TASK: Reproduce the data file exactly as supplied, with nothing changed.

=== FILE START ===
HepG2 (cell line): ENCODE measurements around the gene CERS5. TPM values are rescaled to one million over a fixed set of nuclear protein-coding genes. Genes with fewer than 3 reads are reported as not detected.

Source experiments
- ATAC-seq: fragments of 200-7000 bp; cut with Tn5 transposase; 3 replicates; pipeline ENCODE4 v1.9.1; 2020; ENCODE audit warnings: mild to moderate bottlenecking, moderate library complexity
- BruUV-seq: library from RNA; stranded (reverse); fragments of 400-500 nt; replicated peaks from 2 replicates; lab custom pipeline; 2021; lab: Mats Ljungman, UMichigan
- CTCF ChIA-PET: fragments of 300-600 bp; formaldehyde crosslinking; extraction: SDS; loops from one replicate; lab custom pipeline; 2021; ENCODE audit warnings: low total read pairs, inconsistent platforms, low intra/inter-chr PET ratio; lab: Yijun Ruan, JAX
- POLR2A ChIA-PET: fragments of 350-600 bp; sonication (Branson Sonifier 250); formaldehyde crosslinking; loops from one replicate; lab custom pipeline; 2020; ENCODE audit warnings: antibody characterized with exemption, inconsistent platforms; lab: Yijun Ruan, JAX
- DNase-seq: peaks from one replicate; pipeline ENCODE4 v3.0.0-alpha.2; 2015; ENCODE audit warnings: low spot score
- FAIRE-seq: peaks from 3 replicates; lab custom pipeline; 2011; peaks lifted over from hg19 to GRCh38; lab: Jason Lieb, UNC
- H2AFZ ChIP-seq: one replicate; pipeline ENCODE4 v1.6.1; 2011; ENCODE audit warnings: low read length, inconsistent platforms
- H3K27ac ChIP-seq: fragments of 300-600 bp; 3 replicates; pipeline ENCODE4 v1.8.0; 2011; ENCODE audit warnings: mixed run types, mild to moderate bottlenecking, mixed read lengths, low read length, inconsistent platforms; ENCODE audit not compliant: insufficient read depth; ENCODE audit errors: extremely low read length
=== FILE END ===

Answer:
HepG2 (cell line): ENCODE measurements around the gene CERS5. TPM values are rescaled to one million over a fixed set of nuclear protein-coding genes. Genes with fewer than 3 reads are reported as not detected.

Source experiments
- ATAC-seq: fragments of 200-7000 bp; cut with Tn5 transposase; 3 replicates; pipeline ENCODE4 v1.9.1; 2020; ENCODE audit warnings: mild to moderate bottlenecking, moderate library complexity
- BruUV-seq: library from RNA; stranded (reverse); fragments of 400-500 nt; replicated peaks from 2 replicates; lab custom pipeline; 2021; lab: Mats Ljungman, UMichigan
- CTCF ChIA-PET: fragments of 300-600 bp; formaldehyde crosslinking; extraction: SDS; loops from one replicate; lab custom pipeline; 2021; ENCODE audit warnings: low total read pairs, inconsistent platforms, low intra/inter-chr PET ratio; lab: Yijun Ruan, JAX
- POLR2A ChIA-PET: fragments of 350-600 bp; sonication (Branson Sonifier 250); formaldehyde crosslinking; loops from one replicate; lab custom pipeline; 2020; ENCODE audit warnings: antibody characterized with exemption, inconsistent platforms; lab: Yijun Ruan, JAX
- DNase-seq: peaks from one replicate; pipeline ENCODE4 v3.0.0-alpha.2; 2015; ENCODE audit warnings: low spot score
- FAIRE-seq: peaks from 3 replicates; lab custom pipeline; 2011; peaks lifted over from hg19 to GRCh38; lab: Jason Lieb, UNC
- H2AFZ ChIP-seq: one replicate; pipeline ENCODE4 v1.6.1; 2011; ENCODE audit warnings: low read length, inconsistent platforms
- H3K27ac ChIP-seq: fragments of 300-600 bp; 3 replicates; pipeline ENCODE4 v1.8.0; 2011; ENCODE audit warnings: mixed run types, mild to moderate bottlenecking, mixed read lengths, low read length, inconsistent platforms; ENCODE audit not compliant: insufficient read depth; ENCODE audit errors: extremely low read length